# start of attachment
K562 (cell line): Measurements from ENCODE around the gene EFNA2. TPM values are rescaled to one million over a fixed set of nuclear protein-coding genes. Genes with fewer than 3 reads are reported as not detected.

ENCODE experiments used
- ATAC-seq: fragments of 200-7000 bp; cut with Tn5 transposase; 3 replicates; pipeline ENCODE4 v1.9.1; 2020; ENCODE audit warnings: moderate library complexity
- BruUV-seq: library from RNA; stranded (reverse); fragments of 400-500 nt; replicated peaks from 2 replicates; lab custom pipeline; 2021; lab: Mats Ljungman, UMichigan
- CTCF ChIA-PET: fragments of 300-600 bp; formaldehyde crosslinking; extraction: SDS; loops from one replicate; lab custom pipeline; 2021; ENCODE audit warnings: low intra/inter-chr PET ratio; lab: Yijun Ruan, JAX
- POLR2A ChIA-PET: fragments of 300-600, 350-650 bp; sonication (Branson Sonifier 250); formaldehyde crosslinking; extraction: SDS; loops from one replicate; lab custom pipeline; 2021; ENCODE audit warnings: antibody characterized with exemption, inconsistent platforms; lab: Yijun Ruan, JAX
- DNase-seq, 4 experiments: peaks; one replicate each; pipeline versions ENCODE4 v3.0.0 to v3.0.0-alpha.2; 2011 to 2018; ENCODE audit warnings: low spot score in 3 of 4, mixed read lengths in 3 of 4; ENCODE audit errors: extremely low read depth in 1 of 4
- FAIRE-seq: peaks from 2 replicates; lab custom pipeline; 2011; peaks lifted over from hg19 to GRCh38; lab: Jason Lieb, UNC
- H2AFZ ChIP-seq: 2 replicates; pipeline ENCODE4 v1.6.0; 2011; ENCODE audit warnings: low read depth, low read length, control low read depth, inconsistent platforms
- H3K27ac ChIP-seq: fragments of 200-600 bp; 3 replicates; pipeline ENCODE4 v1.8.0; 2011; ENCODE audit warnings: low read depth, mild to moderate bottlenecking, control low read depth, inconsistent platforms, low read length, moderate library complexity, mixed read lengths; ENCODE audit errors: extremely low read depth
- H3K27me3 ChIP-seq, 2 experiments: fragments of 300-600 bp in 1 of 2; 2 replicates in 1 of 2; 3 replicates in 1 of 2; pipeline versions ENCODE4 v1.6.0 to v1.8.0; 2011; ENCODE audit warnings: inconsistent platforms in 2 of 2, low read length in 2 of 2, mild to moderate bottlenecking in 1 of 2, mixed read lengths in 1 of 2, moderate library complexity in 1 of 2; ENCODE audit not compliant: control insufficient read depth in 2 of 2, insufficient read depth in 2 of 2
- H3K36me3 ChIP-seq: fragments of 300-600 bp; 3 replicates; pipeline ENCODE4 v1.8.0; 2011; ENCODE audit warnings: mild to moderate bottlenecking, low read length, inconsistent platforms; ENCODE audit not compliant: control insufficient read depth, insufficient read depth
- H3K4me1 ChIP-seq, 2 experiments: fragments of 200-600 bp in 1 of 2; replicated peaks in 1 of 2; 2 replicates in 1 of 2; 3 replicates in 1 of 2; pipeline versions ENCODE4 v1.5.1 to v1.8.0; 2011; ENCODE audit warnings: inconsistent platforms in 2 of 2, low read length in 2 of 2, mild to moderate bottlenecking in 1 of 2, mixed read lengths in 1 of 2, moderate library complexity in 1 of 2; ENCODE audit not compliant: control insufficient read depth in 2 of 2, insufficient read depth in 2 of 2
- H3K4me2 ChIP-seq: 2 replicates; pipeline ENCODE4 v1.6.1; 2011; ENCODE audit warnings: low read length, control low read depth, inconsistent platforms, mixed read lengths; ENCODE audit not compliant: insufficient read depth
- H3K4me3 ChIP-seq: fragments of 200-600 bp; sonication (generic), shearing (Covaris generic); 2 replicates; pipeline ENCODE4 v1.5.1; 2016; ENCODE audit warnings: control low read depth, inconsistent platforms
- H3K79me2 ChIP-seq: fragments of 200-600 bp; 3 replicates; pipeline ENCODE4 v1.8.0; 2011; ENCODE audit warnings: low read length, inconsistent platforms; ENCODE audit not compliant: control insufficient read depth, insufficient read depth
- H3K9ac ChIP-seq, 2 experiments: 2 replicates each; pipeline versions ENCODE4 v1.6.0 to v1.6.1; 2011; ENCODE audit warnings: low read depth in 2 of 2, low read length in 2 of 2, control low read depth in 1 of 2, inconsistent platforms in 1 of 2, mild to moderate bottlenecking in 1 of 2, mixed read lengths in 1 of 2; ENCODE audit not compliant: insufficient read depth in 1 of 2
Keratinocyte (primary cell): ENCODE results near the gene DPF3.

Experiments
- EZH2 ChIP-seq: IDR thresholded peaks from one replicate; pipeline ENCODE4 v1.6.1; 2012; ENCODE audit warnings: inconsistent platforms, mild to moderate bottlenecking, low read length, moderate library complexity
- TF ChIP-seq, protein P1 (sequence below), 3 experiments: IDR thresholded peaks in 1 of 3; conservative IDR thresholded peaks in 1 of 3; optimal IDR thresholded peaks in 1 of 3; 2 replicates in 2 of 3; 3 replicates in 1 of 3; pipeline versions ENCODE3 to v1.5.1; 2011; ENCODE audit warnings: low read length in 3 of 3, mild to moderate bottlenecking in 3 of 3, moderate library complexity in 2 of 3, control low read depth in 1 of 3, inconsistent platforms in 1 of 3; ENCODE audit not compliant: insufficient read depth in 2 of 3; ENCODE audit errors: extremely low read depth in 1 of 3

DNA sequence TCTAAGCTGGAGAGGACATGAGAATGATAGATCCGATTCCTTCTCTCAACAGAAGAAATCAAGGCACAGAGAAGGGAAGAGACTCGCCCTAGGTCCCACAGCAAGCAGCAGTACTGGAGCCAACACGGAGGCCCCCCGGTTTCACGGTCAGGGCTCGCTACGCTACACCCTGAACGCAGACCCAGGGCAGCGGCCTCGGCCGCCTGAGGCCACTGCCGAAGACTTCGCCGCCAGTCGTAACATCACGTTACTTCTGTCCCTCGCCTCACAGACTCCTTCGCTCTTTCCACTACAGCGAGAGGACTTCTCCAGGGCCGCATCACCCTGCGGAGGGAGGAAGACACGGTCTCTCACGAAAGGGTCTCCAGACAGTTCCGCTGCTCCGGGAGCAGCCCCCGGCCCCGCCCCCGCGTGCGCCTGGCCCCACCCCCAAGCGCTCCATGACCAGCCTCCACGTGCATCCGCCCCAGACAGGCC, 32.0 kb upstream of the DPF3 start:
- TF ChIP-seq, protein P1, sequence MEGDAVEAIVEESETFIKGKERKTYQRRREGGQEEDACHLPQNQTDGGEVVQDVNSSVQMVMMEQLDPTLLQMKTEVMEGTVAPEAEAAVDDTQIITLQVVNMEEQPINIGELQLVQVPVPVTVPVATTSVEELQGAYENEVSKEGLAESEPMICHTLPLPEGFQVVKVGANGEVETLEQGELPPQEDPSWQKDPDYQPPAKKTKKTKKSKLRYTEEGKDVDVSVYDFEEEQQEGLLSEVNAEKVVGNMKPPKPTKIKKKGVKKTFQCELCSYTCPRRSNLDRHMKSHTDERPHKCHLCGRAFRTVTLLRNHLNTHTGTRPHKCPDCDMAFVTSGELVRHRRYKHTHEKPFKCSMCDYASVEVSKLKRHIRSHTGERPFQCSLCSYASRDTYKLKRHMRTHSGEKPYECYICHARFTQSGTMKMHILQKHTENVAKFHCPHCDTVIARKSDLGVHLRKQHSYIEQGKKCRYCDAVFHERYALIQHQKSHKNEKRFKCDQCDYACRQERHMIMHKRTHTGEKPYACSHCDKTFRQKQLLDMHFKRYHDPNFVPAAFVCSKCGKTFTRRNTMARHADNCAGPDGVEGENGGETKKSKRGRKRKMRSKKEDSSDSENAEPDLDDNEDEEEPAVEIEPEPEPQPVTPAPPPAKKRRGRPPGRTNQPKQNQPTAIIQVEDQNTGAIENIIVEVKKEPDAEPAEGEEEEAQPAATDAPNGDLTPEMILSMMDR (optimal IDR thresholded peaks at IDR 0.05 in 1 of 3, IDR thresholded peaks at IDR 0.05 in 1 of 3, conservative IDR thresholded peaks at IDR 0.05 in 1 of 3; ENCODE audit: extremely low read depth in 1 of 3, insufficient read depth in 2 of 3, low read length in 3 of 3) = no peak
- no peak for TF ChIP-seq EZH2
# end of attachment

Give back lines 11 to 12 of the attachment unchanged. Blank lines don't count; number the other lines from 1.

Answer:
- H3K27me3 ChIP-seq, 2 experiments: fragments of 300-600 bp in 1 of 2; 2 replicates in 1 of 2; 3 replicates in 1 of 2; pipeline versions ENCODE4 v1.6.0 to v1.8.0; 2011; ENCODE audit warnings: inconsistent platforms in 2 of 2, low read length in 2 of 2, mild to moderate bottlenecking in 1 of 2, mixed read lengths in 1 of 2, moderate library complexity in 1 of 2; ENCODE audit not compliant: control insufficient read depth in 2 of 2, insufficient read depth in 2 of 2
- H3K36me3 ChIP-seq: fragments of 300-600 bp; 3 replicates; pipeline ENCODE4 v1.8.0; 2011; ENCODE audit warnings: mild to moderate bottlenecking, low read length, inconsistent platforms; ENCODE audit not compliant: control insufficient read depth, insufficient read depth